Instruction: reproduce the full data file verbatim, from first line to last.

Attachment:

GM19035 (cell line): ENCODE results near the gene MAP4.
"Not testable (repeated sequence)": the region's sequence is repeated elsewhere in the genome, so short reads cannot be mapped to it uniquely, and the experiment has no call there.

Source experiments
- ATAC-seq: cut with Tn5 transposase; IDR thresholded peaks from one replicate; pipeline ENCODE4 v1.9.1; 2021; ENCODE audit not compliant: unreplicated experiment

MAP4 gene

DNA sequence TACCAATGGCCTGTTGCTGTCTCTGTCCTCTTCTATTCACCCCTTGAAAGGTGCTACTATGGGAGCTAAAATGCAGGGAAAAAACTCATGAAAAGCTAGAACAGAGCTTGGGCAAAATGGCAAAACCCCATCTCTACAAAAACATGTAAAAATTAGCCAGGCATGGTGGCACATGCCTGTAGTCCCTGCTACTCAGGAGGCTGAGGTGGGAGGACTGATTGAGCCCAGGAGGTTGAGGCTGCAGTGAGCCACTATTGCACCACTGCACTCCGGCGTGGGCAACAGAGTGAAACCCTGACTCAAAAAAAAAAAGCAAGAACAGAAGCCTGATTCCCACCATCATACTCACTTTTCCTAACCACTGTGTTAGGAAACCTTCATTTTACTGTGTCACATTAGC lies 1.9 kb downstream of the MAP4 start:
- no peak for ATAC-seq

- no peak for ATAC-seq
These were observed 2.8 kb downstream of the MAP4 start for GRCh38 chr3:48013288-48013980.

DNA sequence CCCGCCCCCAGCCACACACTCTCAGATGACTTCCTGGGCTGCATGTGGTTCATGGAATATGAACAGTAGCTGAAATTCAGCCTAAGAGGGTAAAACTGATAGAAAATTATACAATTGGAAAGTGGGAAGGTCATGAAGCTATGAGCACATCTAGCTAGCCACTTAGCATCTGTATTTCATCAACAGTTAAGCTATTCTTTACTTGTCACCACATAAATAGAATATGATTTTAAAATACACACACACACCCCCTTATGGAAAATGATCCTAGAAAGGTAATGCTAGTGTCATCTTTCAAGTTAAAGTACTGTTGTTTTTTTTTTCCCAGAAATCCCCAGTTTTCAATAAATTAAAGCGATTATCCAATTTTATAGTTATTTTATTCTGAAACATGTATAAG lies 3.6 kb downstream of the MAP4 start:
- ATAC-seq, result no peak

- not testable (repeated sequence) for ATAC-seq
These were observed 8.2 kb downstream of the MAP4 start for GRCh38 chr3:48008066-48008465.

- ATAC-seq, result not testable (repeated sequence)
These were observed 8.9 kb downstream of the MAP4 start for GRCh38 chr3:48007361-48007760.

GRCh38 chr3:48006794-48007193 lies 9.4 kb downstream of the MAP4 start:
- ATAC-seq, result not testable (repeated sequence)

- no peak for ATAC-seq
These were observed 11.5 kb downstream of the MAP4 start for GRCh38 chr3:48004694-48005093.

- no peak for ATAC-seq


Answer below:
GM19035 (cell line): ENCODE results near the gene MAP4.
"Not testable (repeated sequence)": the region's sequence is repeated elsewhere in the genome, so short reads cannot be mapped to it uniquely, and the experiment has no call there.

Source experiments
- ATAC-seq: cut with Tn5 transposase; IDR thresholded peaks from one replicate; pipeline ENCODE4 v1.9.1; 2021; ENCODE audit not compliant: unreplicated experiment

MAP4 gene

DNA sequence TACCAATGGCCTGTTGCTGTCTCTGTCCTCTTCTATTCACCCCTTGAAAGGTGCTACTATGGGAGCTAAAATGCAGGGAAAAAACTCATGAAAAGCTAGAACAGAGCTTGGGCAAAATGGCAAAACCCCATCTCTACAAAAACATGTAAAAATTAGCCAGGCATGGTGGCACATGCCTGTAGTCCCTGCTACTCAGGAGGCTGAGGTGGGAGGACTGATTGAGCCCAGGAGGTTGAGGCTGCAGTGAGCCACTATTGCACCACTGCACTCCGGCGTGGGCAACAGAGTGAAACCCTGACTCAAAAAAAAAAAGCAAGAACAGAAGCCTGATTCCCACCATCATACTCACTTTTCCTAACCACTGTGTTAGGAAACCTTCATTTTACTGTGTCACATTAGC lies 1.9 kb downstream of the MAP4 start:
- no peak for ATAC-seq

- no peak for ATAC-seq
These were observed 2.8 kb downstream of the MAP4 start for GRCh38 chr3:48013288-48013980.

DNA sequence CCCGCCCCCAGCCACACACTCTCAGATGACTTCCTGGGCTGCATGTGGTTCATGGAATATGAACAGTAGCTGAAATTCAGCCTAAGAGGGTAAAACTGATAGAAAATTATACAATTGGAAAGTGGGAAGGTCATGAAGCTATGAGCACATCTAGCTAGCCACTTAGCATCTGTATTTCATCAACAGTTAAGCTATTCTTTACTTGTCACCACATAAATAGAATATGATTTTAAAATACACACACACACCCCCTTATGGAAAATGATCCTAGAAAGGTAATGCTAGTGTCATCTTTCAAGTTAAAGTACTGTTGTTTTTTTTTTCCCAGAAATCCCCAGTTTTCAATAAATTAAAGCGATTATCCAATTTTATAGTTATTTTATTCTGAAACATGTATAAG lies 3.6 kb downstream of the MAP4 start:
- ATAC-seq, result no peak

- not testable (repeated sequence) for ATAC-seq
These were observed 8.2 kb downstream of the MAP4 start for GRCh38 chr3:48008066-48008465.

- ATAC-seq, result not testable (repeated sequence)
These were observed 8.9 kb downstream of the MAP4 start for GRCh38 chr3:48007361-48007760.

GRCh38 chr3:48006794-48007193 lies 9.4 kb downstream of the MAP4 start:
- ATAC-seq, result not testable (repeated sequence)

- no peak for ATAC-seq
These were observed 11.5 kb downstream of the MAP4 start for GRCh38 chr3:48004694-48005093.

- no peak for ATAC-seq